Canadian Youth to Visit Area for Ambassadors Program
Canadian teens will get the chance to experience Plattsburgh and the North Country first-hand when they arrive July 17 for the 2019 Youth Ambassadors Program with Canada sponsored in part by SUNY Plattsburgh’s Center for the Study of Canada and the U.S Department of State.
The immersion program selects Canadian youth ages 15 to 18 and two adult mentors, who will be housed with host families in Plattsburgh, and brings them here for a program that focuses on civic education, community service, leadership and social inclusion.
During the 12-day exchange, the youth, who hail from nearly all 13 provinces and territories, will plan community service projects that they’ll implement in their home communities, according to Amy Sotherden, assistant director, Center for the Study of Canada.
“This program ultimately fits into the public diplomatic mission of the U.S. State Department, which recruits Canadians to come live with Americans. When they return to Canada, it creates a network that they can build a future relationship with,” Sotherden said. “It’s all about supporting the department’s relations in Canada.”
‘Promising Leadership Skills’
Sotherden said the students who apply for the ambassador program “show promising leadership skills and are chosen based on those skills in Canada. Participants come here to learn about U.S. civic education, how Americans are involved in community service, the concept of social inclusion and how to build leadership skills.”
“The goal is for them to go back to their communities and build a community service project they designed while they were in the United States,” she said.
Sotherden said that preferred applicants have never visited the United States, and are new Canadians, indigenous to Canada, and those who reflect the geographic, ethnic, and socioeconomic diversity of Canada.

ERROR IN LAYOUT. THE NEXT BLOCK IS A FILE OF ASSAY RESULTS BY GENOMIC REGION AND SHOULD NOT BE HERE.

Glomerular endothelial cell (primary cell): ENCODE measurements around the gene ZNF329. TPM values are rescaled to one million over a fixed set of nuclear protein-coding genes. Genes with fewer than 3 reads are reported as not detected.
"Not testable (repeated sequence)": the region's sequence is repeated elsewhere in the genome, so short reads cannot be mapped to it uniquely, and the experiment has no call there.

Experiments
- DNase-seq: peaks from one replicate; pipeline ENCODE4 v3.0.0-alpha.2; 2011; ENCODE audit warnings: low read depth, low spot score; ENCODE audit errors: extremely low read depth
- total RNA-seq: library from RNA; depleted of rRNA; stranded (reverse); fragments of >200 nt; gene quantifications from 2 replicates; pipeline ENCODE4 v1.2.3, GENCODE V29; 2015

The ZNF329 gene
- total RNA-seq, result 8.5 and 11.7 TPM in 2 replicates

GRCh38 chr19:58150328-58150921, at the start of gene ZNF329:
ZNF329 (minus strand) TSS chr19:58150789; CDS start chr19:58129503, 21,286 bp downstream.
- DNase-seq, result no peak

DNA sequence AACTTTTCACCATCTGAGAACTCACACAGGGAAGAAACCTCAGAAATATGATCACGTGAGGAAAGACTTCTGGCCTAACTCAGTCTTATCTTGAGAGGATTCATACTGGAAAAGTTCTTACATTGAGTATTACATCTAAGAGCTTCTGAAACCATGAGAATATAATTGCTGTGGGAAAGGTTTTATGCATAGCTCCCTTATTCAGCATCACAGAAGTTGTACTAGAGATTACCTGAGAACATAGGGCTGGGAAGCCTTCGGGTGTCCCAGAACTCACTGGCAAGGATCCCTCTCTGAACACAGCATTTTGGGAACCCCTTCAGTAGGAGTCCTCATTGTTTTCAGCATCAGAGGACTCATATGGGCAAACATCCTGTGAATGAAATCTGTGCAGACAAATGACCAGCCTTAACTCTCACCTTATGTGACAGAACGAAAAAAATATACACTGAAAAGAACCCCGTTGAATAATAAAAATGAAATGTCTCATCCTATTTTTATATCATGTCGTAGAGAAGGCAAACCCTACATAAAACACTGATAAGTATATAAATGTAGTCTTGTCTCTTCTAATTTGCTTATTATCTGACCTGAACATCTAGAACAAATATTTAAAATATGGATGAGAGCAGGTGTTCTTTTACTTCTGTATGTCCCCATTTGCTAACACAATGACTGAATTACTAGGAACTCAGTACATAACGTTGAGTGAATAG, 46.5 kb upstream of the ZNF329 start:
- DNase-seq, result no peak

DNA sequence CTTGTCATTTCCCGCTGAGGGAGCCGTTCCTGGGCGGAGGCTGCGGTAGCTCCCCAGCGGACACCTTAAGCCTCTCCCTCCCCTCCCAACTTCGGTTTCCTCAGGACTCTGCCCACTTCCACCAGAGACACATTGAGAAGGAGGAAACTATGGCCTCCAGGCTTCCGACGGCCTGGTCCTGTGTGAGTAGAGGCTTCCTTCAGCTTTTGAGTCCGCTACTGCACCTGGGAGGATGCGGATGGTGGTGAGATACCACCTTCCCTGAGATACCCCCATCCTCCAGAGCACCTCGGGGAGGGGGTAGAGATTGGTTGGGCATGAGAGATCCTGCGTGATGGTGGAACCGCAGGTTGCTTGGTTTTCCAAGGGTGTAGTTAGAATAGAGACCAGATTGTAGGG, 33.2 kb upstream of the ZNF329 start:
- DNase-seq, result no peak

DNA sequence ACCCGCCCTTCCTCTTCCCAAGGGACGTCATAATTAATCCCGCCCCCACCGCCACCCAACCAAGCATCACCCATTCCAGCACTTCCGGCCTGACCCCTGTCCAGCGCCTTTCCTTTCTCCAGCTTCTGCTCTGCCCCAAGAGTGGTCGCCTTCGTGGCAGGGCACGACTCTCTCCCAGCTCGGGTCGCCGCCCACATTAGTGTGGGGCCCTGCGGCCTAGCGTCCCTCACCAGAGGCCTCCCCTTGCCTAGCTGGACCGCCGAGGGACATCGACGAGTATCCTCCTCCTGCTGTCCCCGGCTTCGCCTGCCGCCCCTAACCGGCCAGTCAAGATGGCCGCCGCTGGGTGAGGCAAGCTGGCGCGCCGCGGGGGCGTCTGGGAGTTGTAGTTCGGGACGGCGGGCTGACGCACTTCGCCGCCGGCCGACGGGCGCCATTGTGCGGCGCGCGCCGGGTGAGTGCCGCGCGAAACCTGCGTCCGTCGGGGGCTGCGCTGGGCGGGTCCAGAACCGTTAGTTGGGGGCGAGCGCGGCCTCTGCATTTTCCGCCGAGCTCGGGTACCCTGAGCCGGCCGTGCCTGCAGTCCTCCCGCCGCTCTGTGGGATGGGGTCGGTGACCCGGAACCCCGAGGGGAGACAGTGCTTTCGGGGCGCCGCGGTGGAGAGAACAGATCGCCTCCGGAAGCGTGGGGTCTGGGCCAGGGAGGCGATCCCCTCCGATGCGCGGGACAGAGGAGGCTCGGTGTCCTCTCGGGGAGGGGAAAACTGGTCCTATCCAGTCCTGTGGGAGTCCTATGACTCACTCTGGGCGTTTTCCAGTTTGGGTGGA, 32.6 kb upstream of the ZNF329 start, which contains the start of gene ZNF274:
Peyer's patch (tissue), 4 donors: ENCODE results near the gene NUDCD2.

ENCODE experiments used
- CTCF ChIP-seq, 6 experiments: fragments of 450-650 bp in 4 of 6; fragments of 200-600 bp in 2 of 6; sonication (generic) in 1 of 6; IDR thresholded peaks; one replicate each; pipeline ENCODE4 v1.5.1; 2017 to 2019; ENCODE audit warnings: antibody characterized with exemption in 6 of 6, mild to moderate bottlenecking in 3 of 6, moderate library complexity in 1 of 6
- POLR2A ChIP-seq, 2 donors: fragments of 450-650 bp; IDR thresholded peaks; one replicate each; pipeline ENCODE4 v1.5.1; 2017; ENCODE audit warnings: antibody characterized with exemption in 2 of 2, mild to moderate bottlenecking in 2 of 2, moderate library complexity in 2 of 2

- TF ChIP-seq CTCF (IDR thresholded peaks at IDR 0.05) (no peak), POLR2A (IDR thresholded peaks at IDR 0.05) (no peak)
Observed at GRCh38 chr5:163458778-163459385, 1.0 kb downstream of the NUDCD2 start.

Stay with Host Families
“We’re asked to interview three teens for every one available position, so we did almost 40 phone interviews,” she said. More than 250 Canadian youth submit applications across Canada.
She said that participants stay with host families, who are asked to be available to spend time with the teens in the mornings and evenings. Hosts are responsible for transportation to campus in the morning and pick-up in the afternoons.
“There are also two free days where the hosts can choose what they would like to do with participants,” Sotherden said. “While they’re on campus, the students are involved in academic sessions with many of our faculty and community leaders that focus on the four program themes.”
During their stay, students participate in activities like team leadership-building, workshops on library research, public service and engagement, diversity and inclusion, volunteerism, and research and the environment, among others. Field trips include visits to the Adirondack Experience in Blue Mountain Lake and the Wild Center in Tupper Lake, and a behind-the-scenes tour at the Port of Champlain border crossing.
Activities All Day
“They meet elected officials from the region, including the mayor, Assemblyman Billy Jones and Sen. Betty Little,” Sotherden said. “They’re busy every day with optional activities in the evenings, including volunteering at the St. Peter’s soup kitchen and going on a local history tour.”
From Plattsburgh, the group departs July 28 for five days in Washington, D.C., where they will have equally busy days and nights until they return to their communities Aug. 4.
Sotherden said that over the last six years of the program, so many participants have expressed appreciation for the program and for their host family experiences.
Hosts ‘Willing to Engage’
“Our hosts are so willing to engage with the participants and are themselves so involved in the community, or were at one time highly engaged in community service,” she said. “A lot of our participants have said that they didn’t really click until they had conversations with their host family members. The hosts play a big role in motivating the youth to be volunteers. They spend time talking about why volunteerism is so important.
“Also, the hosts are so helpful making the participants feel conformable and at home, and they help dispel the preconceptions they may have of the United States, and break down barriers there may be,” Sotherden said. “This experience enhances understanding both ways. Everybody gets to learn from one another.”
For more information on the Youth Ambassadors Program with Canada or on becoming a host family, contact Sotherden at 518-564-2385 or email [email protected].
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